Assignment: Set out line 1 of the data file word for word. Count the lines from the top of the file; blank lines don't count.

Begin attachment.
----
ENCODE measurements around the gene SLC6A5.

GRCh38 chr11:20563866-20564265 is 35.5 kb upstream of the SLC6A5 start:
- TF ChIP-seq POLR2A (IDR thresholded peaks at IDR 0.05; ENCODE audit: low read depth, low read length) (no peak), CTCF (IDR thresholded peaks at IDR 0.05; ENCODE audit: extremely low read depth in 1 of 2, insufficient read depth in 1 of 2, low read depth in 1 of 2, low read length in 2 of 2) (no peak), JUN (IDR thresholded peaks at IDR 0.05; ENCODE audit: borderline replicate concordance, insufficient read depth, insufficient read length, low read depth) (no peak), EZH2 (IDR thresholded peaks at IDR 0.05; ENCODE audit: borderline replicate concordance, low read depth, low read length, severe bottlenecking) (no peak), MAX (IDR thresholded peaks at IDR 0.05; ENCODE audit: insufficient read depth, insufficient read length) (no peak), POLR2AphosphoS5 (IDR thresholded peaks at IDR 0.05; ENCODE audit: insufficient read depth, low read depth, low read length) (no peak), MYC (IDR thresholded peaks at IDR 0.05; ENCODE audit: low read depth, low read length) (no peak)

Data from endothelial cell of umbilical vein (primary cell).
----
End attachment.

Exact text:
ENCODE measurements around the gene SLC6A5.